There are two types of identity theft. Account takeover occurs when a thief acquires your existing credit account information and purchases products and services using either the actual credit card or simply the account number and expiration date. Application fraud is what some experts call ?true name fraud.? The thief uses your SSN and other identifying information to open new accounts in your name. Victims are not likely to learn of application fraud for some time because the monthly account statements are mailed to an address used by the imposter.

An official from MasterCard said that the dollar losses relating to identity fraud represented about 96 percent of its member banks? overall fraud losses of $407 million in 1997. Our Council maintains personal identity information on over 30,000 adults. If a thief managed to steal $100 per identity, that?s over $3 million!

How thieves get information:

  • They go through trash cans and dumptsers looking for straight cut or unshredded papers.
  • They steal your mail or your wallet.
  • They listen in on conversations you have in public.
  • They trick you into giving them the information over the telephone or by e-mail.
  • They buy the information either on the Internet or from someone who might have stolen it.
  • They steal it from an application form you filled out or from files at a hospital, bank, school or business that you deal with. They may have obtained it from dumpsters outside of such companies.
  • They get it from your computer, especially those without firewalls.
  • They may be a friend or relative or someone who works for you who has access to your information.

Some solutions:

Pay special attention to paper and electronic documentation, including printouts, with personal identity information:

  • Adult and youth BSA application forms - Name, address, SSN, DOB, and personal references.
  • Health forms - Health insurance ID numbers typically contain your SSN.
  • Employment applications - Name, address, SSN, DOB, references, and employment history.
  • Re-charter Documents - Name, address, phone, and DOB.
  • Merit Badge Counselor Lists - Name, address, phone, and DOB.

Think about the following list each time you deal with personal identity information:

  • Information acquisition - Do you actually need the information? Are you acquiring it in a safe manner?
  • Storage - What security measures have you placed around the facilities and systems storing personal data? It should be considered highly classified and not common access. Are filing cabinets locked? Do computers have frequently changed passwords? Are papers and printouts left in the open (on your desk, in your trash basket)?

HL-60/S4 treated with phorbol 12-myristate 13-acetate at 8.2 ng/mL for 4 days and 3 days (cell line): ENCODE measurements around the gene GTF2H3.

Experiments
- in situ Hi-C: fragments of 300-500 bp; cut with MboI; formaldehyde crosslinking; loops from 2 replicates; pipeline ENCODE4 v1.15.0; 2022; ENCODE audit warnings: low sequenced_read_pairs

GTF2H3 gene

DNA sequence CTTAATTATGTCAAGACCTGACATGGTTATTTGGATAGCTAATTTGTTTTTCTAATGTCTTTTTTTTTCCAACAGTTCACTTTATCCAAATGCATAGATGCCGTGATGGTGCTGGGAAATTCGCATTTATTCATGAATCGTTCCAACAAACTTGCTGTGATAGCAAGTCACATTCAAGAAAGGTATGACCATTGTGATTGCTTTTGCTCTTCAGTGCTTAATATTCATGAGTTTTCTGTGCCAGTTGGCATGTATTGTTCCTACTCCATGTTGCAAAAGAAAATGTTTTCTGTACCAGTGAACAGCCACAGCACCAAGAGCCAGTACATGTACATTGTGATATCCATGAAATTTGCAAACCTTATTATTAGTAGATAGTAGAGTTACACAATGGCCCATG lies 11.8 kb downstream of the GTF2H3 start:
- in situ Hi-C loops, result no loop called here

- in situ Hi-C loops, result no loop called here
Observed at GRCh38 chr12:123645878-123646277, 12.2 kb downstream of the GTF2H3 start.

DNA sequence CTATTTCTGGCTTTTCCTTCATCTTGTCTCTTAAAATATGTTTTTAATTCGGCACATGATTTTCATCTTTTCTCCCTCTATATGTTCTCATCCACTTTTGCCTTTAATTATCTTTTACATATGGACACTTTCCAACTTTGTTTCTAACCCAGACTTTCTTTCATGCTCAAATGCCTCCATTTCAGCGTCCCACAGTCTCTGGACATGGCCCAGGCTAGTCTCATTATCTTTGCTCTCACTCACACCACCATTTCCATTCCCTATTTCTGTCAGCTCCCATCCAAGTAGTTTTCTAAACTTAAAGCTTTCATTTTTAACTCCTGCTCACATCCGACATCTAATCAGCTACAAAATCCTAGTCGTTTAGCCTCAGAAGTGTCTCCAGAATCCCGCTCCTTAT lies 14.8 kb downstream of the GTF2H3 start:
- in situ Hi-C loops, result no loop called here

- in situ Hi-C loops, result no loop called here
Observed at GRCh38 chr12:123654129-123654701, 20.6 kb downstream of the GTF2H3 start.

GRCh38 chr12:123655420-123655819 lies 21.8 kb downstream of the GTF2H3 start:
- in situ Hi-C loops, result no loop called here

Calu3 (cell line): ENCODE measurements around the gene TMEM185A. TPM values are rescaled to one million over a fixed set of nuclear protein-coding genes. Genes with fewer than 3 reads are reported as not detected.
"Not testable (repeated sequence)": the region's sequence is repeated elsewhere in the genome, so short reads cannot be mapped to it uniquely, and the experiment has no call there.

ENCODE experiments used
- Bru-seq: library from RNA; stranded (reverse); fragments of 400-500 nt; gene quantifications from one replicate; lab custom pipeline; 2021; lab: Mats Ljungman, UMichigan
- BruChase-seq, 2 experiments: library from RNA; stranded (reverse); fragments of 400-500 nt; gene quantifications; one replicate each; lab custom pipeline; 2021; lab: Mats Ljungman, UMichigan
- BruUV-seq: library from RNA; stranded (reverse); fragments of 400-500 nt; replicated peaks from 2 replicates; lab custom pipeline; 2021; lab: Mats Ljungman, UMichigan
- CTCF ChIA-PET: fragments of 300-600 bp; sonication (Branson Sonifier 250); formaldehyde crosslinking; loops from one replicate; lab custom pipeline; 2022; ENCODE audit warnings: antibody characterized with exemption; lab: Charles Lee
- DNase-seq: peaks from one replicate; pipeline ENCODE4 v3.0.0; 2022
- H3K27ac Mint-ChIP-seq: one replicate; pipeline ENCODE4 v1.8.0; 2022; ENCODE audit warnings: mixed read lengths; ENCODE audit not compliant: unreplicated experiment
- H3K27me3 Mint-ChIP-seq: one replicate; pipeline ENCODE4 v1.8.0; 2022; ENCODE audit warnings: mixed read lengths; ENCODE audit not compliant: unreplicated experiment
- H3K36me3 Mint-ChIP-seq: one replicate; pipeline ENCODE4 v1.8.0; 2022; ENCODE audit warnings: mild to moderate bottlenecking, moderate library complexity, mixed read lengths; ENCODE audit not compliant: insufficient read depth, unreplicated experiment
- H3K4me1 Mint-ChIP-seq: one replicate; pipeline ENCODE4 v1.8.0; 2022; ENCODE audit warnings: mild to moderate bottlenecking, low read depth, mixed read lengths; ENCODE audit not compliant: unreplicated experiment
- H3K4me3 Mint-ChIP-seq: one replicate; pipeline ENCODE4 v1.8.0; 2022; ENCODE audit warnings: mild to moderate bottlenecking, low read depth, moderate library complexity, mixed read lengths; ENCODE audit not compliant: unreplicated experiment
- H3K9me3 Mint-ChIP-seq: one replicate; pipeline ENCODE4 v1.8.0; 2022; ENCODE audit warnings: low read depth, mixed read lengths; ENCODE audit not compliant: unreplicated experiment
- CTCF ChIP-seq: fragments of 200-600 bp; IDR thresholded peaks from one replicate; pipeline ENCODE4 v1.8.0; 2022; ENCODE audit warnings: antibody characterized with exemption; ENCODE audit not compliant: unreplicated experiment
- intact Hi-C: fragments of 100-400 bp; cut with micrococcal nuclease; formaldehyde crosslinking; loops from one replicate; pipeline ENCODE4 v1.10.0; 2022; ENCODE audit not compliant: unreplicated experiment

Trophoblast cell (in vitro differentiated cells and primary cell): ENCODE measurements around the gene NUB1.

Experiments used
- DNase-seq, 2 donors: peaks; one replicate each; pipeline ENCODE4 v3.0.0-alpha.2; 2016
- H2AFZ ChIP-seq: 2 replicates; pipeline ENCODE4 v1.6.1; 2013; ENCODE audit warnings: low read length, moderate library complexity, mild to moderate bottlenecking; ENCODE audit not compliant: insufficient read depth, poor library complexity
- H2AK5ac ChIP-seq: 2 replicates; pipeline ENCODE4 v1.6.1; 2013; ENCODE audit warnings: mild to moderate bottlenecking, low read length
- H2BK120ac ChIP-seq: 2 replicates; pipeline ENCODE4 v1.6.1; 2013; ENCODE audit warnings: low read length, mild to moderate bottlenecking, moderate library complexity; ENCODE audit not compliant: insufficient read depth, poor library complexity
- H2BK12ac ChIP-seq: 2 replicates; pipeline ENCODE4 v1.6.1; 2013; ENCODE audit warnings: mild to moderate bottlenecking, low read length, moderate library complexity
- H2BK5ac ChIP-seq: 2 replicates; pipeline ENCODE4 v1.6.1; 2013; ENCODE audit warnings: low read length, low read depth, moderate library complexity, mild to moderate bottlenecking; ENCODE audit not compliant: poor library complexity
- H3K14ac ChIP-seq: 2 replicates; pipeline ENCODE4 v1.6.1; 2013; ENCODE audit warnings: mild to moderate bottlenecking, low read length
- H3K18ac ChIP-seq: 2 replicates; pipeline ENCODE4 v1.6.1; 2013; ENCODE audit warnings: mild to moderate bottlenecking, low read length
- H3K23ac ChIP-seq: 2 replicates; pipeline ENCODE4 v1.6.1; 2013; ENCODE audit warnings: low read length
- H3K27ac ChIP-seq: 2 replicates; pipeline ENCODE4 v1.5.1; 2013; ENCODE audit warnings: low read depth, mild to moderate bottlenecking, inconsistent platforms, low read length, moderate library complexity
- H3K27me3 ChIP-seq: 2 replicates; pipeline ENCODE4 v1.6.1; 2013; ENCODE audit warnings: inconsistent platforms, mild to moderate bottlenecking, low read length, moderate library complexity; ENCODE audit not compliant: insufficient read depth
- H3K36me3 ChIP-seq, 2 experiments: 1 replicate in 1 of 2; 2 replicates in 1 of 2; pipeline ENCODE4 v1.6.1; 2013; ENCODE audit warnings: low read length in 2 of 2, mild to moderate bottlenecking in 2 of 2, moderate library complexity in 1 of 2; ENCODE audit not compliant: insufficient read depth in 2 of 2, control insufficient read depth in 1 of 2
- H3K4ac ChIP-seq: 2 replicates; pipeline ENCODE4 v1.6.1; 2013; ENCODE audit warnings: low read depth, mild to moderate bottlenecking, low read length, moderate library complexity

• Access - Who has access? Is it on a need-to-know basis and is access audited? Is there password control over systems? Did you do a background check on those who have access to personal information of employees and customers? Do temps have access to secure information?
  • Disposal - Are electronic and paper documents containing personal information rendered unreadable prior to disposal? What is in your trash can and dumpster?
  • Distribution - How do you handle information? Is your employee requiring a member of the public to repeat a SSN out loud where it can be overheard? Are you handing out lists with confidential information (i.e., recharter documents, merit badge counselor lists)? Are you copying or passing on documents with confidential information (applications, health forms, etc.) to those who do not have a need for this information?

Let each of us remember that information security is everyone?s responsibility. How would you feel if the next news story about identity theft focused on the Utah National Parks Council mishandling identity information or allowing an unauthorized person access to the youth? We deeply appreciate the extra effort provided by the Utah National Parks Council leadership and office staff for their diligent efforts in handling sensitive information. May each of us also be diligent in our various leadership roles and continue to build character, moral and spiritual values, citizenship, and physical development of the youth in the Utah National Parks Council.